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Muslim attorney speaks at Interfaith Council

  • Amatul-Wadud



Recorder Staff
Friday, September 22, 2017

GREENFIELD — Several hot topics and the state of affairs in general for Muslims in America brought civil rights attorney Tahirah Amatul-Wadud to the Interfaith Council of Franklin County on Thursday at the Second Congregational Church.

Amatul-Wadud, a Springfield attorney who runs a law practice with a focus on civil rights and domestic relations law, was a White House invitee in December 2015 for a program on celebrating and protecting America’s tradition of religious pluralism. She also has been a public speaker on aspects of family law, women’s issues, civic engagement, interfaith solidarity, children’s issues, race and religion.

On Thursday, her focus was several issues for Muslim Americans that are in the news, including the Deferred Action for Childhood Arrivals (DACA), President Donald Trump’s Muslim immigration ban, militarization of local police departments and a pre-existing Muslim registration from 9/11.

Of DACA, Amatul-Wadud said that many of the recipients of the policy’s protections are Hispanic, but there are populations from Middle Eastern and North African countries, too.

“They exist and they’re underserved,” she said.

Amatul-Wadud also discussed the criteria for receiving DACA status, saying that there’s common misconceptions that those with DACA status can use welfare programs, which they cannot. She added that they have to stay in the country, reapply for status every two years, have to pay Social Security and can have no criminal history.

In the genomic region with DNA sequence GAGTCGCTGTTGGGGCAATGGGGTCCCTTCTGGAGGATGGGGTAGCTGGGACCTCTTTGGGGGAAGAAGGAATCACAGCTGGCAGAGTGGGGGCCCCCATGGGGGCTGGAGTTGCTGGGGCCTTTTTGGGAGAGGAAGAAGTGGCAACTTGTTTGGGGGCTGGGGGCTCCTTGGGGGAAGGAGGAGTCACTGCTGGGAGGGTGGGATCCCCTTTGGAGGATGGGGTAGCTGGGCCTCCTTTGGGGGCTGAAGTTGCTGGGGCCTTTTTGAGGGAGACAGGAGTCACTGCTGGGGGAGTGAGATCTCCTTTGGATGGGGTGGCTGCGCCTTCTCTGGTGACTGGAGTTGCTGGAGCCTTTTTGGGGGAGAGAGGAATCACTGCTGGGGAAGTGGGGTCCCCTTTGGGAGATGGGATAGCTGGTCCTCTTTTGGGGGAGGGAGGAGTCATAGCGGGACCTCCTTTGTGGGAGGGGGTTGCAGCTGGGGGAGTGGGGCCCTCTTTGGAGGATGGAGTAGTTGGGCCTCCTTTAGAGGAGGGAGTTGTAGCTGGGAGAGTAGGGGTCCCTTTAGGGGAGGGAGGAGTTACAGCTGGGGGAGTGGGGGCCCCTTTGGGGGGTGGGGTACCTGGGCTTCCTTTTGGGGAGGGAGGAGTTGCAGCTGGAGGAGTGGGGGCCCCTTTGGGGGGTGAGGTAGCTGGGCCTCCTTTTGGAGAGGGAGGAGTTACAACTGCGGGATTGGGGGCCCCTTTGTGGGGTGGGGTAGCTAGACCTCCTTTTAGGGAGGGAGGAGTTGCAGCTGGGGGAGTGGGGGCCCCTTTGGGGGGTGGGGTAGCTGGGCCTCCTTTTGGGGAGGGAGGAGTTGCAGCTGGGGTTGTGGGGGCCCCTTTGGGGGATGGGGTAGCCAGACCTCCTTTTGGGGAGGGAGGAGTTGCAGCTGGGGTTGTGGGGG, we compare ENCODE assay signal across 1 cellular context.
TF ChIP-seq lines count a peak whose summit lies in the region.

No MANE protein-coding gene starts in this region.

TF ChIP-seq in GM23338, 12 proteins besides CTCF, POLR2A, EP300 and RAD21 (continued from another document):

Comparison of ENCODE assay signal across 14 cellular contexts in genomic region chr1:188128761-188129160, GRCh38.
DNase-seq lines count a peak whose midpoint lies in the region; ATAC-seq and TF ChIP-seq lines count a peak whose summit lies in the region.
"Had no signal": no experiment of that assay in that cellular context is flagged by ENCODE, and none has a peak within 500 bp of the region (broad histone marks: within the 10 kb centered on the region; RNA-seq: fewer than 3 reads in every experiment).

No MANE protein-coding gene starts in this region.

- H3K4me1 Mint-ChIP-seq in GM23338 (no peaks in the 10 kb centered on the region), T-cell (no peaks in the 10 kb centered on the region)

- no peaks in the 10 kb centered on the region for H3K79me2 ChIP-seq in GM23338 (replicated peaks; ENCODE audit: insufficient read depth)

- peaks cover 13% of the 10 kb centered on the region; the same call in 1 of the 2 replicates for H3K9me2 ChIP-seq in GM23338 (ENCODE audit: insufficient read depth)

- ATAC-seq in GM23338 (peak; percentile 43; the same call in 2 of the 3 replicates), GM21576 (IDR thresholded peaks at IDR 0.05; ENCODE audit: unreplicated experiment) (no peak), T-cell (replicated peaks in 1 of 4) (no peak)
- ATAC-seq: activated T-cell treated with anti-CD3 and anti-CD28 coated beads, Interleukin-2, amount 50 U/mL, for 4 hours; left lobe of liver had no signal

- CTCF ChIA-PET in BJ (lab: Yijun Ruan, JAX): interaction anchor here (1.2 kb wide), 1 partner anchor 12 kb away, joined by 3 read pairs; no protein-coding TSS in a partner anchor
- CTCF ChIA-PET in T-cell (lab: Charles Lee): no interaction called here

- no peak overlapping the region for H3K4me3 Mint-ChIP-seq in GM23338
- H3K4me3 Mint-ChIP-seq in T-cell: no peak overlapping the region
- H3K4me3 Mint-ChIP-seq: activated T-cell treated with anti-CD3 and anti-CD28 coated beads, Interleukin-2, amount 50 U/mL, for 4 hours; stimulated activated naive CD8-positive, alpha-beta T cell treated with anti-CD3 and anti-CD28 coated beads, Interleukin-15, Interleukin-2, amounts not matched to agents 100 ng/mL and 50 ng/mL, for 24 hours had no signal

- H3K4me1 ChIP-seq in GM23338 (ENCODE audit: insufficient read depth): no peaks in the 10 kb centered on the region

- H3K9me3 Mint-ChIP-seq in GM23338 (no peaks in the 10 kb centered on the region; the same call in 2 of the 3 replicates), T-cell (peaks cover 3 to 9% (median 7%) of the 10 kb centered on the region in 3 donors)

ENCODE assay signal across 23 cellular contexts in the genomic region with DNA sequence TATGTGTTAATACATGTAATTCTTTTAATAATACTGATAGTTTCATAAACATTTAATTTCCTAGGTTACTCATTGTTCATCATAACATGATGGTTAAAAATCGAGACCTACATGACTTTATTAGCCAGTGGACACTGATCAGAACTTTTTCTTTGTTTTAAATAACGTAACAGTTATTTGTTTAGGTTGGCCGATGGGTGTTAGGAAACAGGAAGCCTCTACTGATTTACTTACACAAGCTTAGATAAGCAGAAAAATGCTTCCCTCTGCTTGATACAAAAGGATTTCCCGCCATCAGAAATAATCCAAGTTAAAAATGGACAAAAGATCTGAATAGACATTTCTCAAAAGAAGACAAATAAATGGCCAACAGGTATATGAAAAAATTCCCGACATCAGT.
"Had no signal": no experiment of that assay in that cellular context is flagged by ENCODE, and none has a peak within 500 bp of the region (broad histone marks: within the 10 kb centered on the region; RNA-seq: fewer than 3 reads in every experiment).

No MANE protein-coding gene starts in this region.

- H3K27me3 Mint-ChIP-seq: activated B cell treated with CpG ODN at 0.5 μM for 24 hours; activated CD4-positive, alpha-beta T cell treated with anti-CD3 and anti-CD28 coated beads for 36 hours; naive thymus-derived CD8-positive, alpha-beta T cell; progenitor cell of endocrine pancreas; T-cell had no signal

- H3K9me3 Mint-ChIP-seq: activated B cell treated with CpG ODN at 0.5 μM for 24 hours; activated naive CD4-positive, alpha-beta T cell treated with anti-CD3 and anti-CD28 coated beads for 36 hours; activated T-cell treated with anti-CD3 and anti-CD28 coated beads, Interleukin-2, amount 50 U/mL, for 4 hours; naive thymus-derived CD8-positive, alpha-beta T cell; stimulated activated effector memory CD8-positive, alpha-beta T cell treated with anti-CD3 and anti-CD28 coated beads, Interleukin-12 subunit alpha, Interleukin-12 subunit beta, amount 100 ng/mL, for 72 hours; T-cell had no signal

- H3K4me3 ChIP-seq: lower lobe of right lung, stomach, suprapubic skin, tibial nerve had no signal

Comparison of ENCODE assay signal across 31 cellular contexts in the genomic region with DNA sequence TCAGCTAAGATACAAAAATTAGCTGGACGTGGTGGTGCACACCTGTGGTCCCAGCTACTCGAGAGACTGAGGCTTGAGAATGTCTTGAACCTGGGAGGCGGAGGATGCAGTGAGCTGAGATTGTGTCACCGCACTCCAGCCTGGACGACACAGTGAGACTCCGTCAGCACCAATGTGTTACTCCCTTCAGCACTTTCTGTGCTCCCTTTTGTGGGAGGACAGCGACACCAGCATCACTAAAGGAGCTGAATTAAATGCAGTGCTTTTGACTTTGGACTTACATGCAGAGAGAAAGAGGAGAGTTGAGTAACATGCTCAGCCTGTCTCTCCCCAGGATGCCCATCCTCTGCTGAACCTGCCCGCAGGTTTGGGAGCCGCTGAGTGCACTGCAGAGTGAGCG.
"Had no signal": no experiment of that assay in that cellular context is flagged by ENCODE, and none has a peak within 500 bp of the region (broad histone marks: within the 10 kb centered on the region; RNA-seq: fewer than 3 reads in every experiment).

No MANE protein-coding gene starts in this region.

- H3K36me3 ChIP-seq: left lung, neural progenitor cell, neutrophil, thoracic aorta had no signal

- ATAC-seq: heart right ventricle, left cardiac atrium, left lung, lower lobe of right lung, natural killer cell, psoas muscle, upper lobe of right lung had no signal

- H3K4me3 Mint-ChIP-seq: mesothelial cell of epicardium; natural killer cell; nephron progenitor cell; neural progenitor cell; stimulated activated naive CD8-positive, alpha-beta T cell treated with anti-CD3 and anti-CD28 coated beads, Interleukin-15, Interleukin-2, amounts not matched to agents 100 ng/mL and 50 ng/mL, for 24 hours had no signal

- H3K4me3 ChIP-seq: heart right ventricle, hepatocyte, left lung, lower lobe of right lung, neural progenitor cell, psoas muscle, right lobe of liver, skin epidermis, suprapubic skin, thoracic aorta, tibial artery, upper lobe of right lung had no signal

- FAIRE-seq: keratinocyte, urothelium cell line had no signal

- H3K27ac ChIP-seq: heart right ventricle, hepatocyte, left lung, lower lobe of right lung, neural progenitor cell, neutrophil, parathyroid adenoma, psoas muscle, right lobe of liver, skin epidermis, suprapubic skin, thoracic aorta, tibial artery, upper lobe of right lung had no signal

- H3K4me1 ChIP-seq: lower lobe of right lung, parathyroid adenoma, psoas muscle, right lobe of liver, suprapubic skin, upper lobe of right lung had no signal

“They’re really the cream of the crop,” she said. “If they weren’t, they wouldn’t get into the program.”

Amatul-Wadud told the group of about 20 about the stories that aren’t always covered by mainstream media outlets, and spoke about how terrorism is characterized in America. She also discussed the Countering Violent Extremism program, where community groups would receive money to report possible radical extremists.

She also touched on a recent United Nations report with interviews from ISIS members and said the report indicated that many who join ISIS aren’t able to discuss the Muslim faith in depth.

She talks about these issues with community groups to help inform the public on lesser reported issues and keep the public informed.

“These are things we all need to talk about, and we all need to know,” she said.